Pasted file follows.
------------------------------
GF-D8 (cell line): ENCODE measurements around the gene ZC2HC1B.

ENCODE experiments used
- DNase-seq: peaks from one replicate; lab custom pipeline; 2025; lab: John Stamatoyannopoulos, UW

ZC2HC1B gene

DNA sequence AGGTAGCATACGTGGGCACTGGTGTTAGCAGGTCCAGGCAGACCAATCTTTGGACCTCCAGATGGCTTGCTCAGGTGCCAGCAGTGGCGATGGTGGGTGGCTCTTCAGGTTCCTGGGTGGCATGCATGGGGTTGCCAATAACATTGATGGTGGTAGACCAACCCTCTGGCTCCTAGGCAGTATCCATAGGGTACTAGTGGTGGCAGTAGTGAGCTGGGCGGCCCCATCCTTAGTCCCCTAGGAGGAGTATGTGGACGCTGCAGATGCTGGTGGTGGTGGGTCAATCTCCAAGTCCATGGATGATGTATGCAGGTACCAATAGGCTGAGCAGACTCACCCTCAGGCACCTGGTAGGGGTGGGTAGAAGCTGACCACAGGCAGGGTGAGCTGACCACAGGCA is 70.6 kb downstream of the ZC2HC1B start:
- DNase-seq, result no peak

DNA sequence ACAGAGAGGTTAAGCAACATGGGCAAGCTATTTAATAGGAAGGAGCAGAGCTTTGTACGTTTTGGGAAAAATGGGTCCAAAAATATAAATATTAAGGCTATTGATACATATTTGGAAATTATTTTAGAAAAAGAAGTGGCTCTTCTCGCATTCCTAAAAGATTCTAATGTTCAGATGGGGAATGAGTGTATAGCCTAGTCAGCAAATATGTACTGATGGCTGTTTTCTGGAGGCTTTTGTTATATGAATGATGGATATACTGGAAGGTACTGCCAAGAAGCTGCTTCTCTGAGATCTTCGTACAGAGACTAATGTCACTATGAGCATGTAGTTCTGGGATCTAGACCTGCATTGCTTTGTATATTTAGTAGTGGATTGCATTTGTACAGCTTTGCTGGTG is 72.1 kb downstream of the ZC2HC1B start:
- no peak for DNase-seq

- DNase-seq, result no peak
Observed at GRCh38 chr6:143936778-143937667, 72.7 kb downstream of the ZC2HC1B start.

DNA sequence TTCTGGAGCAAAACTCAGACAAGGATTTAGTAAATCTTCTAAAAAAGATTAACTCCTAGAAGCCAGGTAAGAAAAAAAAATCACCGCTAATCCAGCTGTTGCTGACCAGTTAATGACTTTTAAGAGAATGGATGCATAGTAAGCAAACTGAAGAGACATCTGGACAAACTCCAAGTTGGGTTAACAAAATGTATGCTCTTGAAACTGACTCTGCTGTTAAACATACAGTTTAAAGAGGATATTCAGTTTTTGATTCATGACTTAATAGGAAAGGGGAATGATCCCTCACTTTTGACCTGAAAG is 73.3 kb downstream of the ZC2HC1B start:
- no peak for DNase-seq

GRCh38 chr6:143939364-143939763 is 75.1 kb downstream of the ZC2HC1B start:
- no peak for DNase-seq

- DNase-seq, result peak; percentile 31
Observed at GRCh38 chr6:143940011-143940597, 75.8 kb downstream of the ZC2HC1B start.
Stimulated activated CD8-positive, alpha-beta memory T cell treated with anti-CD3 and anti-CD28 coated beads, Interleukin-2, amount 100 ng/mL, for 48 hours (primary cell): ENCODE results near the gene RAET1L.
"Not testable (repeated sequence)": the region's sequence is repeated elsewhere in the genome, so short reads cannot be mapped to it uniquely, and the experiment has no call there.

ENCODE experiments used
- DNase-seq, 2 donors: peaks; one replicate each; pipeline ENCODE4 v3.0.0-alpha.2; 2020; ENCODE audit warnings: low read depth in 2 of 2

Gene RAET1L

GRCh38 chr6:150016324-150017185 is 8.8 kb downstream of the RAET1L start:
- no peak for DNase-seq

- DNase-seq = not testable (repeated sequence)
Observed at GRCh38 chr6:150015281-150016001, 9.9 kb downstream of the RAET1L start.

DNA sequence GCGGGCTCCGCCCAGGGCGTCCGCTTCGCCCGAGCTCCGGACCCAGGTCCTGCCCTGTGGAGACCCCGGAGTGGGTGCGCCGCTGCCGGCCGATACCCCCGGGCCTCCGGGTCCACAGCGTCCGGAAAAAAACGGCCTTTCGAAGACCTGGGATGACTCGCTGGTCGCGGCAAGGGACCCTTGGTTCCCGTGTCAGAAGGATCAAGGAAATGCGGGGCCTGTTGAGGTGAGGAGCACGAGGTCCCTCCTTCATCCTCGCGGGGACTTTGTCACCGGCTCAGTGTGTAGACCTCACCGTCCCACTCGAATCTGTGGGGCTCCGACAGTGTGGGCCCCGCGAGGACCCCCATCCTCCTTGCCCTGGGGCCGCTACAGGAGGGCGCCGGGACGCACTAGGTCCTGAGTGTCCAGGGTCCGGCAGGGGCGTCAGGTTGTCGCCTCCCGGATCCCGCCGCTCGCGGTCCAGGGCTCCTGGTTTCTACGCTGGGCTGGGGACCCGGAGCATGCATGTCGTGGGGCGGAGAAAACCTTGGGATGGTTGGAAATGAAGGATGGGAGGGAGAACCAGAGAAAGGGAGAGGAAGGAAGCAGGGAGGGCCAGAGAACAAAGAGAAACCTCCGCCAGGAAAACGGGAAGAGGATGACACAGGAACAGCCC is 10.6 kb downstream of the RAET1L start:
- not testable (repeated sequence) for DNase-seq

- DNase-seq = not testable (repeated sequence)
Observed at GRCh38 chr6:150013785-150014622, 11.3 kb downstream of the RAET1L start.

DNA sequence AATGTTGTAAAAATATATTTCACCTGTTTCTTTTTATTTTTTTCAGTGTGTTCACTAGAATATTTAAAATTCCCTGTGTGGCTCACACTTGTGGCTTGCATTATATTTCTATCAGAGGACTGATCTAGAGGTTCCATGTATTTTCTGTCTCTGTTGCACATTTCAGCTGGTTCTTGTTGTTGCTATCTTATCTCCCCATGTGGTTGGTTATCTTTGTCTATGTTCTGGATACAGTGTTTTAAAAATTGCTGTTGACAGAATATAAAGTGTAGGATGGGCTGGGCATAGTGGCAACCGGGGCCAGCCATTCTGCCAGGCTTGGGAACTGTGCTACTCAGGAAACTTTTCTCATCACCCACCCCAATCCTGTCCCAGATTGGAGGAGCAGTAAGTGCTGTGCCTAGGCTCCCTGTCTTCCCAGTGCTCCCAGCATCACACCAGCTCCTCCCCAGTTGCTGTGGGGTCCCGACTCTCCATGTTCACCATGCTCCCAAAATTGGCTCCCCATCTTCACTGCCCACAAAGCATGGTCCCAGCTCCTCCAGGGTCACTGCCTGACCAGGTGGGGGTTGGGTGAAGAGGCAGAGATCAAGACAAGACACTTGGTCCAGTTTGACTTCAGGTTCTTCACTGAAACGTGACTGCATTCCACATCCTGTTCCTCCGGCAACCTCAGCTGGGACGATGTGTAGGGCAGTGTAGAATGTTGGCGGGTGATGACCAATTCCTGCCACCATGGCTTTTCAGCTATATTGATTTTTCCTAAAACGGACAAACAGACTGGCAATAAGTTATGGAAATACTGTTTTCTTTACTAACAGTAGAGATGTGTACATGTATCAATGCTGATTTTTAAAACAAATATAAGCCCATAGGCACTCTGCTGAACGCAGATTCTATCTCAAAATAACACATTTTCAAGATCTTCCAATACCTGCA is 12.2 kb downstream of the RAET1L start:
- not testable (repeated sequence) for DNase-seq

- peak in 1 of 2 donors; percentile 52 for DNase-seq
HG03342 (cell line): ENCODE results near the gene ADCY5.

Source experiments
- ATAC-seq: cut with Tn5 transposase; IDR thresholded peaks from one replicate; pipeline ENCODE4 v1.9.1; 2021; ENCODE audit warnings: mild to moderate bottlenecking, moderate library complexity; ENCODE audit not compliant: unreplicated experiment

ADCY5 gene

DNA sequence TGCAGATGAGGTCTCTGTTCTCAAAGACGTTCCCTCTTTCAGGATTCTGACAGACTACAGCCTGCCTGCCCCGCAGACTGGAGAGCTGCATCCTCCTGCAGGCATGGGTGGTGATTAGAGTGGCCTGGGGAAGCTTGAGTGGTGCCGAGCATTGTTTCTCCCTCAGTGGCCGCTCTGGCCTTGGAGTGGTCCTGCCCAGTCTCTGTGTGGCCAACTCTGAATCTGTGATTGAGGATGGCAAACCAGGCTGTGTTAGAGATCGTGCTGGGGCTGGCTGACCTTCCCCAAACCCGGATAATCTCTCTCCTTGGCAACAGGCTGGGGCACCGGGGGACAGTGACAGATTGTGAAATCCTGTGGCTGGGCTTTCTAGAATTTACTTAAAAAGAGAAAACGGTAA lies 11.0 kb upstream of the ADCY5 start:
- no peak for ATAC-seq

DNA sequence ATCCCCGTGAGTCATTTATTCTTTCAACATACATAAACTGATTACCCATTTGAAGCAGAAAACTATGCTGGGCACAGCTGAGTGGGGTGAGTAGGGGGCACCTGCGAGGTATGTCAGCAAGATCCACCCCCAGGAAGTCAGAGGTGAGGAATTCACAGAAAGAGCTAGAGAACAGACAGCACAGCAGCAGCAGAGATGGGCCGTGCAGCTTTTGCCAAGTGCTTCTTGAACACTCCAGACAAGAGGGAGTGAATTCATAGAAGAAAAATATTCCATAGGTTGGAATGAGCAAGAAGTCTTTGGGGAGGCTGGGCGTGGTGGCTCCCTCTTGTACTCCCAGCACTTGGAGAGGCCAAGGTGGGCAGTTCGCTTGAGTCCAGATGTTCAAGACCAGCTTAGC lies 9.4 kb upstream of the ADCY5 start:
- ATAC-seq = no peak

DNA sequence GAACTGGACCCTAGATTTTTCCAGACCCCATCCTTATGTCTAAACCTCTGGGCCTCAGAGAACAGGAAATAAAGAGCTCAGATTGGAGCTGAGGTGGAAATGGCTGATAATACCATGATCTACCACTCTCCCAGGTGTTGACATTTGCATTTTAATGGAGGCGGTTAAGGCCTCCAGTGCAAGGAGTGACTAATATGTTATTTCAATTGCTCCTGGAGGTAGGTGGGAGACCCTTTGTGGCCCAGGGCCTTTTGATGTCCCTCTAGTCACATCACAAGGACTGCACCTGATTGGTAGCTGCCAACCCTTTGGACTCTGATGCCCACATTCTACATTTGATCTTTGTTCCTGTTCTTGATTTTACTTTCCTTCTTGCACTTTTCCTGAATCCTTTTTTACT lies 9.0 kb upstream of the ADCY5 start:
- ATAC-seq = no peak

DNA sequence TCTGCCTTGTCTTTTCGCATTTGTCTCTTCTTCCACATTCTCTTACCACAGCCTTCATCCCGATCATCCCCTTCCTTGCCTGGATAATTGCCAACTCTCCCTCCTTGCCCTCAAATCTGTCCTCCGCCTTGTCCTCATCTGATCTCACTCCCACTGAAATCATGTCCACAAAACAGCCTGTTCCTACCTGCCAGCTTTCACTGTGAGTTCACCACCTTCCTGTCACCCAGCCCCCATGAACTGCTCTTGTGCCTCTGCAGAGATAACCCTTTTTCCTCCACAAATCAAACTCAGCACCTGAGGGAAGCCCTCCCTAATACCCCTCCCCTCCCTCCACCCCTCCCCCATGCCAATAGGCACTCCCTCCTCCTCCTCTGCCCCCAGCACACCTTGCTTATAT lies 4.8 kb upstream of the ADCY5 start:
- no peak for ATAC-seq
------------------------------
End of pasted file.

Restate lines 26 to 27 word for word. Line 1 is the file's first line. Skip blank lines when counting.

DNA sequence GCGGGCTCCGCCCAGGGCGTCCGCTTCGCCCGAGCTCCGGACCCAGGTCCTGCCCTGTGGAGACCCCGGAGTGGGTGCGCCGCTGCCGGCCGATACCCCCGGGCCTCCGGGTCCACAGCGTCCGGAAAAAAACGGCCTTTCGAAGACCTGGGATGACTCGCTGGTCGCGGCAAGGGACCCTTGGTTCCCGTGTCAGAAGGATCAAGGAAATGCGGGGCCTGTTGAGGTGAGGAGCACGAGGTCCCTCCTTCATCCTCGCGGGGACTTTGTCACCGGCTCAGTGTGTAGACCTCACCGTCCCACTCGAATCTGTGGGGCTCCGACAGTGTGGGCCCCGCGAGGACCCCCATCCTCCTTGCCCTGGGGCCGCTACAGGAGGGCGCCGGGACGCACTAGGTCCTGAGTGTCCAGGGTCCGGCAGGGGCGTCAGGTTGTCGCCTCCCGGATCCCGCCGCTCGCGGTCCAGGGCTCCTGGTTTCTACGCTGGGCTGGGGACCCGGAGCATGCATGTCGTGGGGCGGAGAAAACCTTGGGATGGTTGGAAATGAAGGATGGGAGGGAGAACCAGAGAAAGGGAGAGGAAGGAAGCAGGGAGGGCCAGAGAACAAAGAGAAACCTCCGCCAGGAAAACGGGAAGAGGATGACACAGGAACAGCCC is 10.6 kb downstream of the RAET1L start:
- not testable (repeated sequence) for DNase-seq